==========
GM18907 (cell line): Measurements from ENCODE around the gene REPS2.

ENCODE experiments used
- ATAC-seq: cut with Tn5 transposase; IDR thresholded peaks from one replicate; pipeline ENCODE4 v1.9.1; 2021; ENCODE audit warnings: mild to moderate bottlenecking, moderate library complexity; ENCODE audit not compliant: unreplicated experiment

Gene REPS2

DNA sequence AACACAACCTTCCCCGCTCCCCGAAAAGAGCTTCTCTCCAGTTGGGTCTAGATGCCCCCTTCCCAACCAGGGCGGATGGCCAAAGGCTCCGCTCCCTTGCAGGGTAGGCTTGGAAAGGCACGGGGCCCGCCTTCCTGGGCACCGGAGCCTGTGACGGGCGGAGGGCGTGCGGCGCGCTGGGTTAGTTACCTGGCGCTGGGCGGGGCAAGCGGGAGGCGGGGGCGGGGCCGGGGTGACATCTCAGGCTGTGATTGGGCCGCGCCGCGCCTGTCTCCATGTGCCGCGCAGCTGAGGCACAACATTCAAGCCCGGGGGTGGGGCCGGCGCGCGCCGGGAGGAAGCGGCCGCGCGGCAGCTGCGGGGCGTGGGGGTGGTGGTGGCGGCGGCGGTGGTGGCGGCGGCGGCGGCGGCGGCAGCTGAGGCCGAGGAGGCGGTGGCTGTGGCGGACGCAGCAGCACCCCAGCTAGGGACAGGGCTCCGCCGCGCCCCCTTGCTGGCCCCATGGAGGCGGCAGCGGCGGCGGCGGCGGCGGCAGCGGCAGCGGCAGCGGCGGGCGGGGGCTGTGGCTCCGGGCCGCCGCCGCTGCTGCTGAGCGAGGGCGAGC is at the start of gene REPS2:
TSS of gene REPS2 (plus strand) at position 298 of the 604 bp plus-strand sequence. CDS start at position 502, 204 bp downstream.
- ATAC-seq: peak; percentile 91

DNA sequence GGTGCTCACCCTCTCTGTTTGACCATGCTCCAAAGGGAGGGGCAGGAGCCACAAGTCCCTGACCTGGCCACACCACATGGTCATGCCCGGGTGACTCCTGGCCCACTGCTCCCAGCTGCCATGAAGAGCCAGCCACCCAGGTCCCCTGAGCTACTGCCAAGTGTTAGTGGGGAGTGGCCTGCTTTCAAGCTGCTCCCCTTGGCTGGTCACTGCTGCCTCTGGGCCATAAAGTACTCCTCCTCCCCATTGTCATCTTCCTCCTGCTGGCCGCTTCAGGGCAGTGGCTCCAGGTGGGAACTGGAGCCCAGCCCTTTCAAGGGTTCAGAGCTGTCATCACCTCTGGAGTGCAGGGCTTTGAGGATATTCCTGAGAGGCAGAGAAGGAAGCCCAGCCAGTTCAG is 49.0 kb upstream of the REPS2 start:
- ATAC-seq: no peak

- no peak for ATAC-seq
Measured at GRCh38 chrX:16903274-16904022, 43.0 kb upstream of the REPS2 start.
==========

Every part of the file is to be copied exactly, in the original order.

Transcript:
GM18907 (cell line): Measurements from ENCODE around the gene REPS2.

ENCODE experiments used
- ATAC-seq: cut with Tn5 transposase; IDR thresholded peaks from one replicate; pipeline ENCODE4 v1.9.1; 2021; ENCODE audit warnings: mild to moderate bottlenecking, moderate library complexity; ENCODE audit not compliant: unreplicated experiment

Gene REPS2

DNA sequence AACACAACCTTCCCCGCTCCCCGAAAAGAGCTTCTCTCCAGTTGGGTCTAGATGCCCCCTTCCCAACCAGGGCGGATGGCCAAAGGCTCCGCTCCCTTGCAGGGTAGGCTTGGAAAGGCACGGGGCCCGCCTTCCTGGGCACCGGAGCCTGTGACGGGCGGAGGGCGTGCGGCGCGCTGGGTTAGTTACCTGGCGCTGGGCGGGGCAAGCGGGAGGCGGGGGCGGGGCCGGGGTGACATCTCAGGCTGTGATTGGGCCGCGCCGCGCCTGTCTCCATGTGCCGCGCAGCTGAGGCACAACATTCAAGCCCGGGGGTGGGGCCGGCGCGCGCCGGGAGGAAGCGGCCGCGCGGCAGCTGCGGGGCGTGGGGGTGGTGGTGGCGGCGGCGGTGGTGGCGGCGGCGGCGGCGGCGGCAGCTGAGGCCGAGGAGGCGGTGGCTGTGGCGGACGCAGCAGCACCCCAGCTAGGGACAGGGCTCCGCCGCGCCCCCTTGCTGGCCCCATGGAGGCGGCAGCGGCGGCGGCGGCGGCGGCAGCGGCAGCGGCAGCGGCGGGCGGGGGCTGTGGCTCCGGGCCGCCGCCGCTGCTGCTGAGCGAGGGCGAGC is at the start of gene REPS2:
TSS of gene REPS2 (plus strand) at position 298 of the 604 bp plus-strand sequence. CDS start at position 502, 204 bp downstream.
- ATAC-seq: peak; percentile 91

DNA sequence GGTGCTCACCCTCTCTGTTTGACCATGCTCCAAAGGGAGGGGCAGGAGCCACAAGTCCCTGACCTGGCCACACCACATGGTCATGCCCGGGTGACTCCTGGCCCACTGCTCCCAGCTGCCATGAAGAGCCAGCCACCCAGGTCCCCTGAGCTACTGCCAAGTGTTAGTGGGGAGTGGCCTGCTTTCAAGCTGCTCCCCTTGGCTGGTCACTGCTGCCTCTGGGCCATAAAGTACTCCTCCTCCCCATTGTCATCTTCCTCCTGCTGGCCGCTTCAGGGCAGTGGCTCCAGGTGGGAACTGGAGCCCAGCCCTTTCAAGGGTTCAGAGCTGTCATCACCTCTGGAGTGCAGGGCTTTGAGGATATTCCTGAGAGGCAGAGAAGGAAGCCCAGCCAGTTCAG is 49.0 kb upstream of the REPS2 start:
- ATAC-seq: no peak

- no peak for ATAC-seq
Measured at GRCh38 chrX:16903274-16904022, 43.0 kb upstream of the REPS2 start.